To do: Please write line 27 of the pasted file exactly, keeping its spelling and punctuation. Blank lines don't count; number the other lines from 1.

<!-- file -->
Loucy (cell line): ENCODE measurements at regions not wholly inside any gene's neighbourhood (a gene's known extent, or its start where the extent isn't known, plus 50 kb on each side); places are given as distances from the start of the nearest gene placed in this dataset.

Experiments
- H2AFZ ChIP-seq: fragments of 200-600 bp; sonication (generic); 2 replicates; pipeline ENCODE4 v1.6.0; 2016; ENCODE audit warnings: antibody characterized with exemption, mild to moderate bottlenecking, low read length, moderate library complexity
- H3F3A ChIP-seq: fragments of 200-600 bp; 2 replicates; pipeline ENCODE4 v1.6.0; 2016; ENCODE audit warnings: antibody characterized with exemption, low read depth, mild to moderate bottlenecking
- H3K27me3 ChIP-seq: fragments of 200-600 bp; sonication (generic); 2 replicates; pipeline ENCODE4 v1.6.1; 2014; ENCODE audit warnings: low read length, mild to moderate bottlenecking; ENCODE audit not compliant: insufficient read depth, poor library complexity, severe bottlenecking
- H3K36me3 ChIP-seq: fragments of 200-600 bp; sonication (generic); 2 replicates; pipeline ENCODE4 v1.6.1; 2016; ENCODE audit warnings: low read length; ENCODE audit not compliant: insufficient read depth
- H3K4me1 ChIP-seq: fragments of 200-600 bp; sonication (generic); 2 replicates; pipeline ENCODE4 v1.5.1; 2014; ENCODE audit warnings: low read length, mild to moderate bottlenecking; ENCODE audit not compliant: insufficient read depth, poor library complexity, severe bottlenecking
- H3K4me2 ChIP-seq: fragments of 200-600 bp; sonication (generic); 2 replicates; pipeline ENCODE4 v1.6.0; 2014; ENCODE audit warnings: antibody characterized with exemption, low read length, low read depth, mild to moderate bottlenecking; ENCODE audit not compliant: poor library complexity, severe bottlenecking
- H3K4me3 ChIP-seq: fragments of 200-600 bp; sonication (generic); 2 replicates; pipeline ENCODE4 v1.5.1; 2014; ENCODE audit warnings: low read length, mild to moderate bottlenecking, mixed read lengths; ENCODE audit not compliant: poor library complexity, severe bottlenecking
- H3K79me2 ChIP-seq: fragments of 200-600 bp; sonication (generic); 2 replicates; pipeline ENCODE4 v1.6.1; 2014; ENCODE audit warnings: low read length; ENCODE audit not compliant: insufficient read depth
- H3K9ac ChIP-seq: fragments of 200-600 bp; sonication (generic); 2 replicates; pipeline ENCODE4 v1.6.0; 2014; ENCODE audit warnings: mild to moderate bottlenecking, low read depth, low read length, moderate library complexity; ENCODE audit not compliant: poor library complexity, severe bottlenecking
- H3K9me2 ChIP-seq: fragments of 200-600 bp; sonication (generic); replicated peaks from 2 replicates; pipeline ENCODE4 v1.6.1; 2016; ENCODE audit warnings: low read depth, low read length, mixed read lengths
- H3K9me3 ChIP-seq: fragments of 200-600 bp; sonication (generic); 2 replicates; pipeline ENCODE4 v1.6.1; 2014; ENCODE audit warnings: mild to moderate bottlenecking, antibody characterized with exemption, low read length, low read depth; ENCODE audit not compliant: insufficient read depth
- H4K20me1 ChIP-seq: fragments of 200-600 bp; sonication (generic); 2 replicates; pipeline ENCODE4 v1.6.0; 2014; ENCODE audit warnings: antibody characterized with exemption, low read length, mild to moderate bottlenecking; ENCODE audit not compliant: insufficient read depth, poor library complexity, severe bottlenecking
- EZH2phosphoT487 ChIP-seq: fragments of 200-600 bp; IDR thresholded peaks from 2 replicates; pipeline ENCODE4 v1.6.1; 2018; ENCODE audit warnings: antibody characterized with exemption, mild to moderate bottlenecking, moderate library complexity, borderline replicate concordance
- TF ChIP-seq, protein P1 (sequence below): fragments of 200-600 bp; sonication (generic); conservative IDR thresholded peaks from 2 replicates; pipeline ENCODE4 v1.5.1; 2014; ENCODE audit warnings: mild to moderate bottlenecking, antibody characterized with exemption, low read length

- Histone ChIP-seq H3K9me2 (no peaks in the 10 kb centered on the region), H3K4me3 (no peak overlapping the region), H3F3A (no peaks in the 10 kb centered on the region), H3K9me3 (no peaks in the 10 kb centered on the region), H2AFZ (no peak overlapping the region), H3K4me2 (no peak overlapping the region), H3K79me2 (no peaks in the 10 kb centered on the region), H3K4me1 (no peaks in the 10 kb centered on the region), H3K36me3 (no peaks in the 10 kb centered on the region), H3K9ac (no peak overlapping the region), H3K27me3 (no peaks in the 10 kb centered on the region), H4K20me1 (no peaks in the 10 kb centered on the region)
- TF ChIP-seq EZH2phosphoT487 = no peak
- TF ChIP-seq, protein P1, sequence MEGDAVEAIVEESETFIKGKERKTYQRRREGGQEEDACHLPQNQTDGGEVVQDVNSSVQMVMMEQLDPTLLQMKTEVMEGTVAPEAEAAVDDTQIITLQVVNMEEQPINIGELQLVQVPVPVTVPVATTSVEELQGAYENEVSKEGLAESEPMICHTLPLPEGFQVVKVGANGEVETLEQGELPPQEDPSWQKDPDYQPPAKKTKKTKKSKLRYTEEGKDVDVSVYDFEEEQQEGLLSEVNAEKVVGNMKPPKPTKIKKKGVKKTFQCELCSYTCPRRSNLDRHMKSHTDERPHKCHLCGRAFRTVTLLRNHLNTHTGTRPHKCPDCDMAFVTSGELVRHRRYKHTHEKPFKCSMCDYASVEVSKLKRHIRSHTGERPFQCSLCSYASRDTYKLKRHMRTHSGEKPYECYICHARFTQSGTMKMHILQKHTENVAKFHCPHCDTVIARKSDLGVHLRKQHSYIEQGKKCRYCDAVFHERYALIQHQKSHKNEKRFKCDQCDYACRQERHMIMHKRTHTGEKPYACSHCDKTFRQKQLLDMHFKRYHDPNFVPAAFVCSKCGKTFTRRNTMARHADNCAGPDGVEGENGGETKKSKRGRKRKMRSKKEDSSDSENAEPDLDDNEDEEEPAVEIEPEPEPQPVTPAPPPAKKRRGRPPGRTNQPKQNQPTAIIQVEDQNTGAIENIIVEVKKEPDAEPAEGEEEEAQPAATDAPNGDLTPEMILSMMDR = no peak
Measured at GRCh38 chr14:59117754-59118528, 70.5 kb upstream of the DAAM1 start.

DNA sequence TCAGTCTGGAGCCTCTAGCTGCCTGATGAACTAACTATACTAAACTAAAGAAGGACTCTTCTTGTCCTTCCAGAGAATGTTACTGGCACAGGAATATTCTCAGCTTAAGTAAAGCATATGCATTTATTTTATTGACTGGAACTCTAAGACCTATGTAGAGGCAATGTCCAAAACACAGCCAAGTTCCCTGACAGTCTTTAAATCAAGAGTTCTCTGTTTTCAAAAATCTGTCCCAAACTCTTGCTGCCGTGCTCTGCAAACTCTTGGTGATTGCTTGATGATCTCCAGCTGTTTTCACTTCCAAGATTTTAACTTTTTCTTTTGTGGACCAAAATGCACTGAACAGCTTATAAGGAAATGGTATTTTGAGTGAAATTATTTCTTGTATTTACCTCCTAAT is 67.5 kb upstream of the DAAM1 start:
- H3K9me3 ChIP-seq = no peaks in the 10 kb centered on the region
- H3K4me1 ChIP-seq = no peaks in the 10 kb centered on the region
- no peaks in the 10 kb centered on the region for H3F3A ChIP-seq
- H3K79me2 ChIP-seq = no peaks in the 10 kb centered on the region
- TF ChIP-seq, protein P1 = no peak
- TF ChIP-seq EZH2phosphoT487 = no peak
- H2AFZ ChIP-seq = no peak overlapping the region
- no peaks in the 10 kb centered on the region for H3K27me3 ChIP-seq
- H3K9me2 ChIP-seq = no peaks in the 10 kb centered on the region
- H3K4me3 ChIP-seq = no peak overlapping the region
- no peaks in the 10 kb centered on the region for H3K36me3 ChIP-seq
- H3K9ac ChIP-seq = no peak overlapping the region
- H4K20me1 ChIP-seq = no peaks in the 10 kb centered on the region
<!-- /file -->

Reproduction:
- TF ChIP-seq EZH2phosphoT487 = no peak